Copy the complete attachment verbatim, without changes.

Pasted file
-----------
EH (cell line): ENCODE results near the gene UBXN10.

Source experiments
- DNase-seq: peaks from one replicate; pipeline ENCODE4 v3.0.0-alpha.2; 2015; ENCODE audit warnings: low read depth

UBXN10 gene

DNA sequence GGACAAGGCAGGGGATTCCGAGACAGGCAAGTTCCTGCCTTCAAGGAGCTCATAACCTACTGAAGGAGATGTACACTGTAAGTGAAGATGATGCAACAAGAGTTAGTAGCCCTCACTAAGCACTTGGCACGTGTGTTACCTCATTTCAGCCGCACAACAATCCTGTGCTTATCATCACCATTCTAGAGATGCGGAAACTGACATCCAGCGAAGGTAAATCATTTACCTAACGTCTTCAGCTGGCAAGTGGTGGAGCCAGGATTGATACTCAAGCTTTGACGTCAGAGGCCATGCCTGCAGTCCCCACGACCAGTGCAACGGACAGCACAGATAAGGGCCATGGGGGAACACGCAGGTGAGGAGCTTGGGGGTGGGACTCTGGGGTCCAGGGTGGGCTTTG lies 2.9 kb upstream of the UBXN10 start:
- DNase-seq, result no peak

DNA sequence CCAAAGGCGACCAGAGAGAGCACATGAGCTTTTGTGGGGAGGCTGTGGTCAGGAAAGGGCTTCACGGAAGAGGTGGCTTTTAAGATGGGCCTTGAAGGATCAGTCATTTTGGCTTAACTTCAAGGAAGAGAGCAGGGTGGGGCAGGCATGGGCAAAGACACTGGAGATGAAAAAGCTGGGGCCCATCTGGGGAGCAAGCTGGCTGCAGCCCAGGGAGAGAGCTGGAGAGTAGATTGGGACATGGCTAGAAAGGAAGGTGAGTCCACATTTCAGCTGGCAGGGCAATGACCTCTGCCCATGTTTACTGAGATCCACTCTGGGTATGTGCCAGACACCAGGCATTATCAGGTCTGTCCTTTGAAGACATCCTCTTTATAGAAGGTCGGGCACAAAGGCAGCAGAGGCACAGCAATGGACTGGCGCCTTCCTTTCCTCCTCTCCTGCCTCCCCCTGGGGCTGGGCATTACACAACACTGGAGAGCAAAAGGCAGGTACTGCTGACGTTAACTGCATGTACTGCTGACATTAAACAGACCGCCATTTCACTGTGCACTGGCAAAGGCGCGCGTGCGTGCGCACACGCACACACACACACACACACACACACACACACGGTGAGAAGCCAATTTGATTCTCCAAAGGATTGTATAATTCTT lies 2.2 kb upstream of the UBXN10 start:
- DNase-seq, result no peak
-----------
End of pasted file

EH (cell line): ENCODE results near the gene UBXN10.

Source experiments
- DNase-seq: peaks from one replicate; pipeline ENCODE4 v3.0.0-alpha.2; 2015; ENCODE audit warnings: low read depth

UBXN10 gene

DNA sequence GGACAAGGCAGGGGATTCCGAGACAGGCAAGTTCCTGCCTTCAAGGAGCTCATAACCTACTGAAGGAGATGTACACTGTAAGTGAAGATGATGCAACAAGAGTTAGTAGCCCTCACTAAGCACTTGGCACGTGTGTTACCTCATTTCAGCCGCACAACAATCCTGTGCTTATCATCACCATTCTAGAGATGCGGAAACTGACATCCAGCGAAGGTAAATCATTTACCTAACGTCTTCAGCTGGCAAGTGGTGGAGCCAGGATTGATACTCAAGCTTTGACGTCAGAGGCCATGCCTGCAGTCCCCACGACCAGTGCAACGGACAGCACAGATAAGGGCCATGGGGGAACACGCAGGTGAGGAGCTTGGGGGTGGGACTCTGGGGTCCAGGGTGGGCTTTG lies 2.9 kb upstream of the UBXN10 start:
- DNase-seq, result no peak

DNA sequence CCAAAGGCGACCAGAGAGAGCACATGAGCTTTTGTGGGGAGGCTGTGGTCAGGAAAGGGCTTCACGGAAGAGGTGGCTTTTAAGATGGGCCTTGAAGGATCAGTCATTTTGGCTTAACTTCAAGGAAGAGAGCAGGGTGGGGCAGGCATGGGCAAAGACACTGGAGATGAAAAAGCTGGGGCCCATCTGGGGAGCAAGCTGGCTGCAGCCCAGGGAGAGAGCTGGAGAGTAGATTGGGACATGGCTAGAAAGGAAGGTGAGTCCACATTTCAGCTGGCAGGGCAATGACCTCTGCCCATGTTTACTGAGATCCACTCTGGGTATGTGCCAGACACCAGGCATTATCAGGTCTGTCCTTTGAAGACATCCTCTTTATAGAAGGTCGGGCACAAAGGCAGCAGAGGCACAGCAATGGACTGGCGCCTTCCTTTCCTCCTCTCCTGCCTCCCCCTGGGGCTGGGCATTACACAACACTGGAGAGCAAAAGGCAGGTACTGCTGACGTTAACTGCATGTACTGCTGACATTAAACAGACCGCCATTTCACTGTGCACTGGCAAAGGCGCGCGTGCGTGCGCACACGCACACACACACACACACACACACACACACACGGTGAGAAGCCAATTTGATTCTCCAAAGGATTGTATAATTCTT lies 2.2 kb upstream of the UBXN10 start:
- DNase-seq, result no peak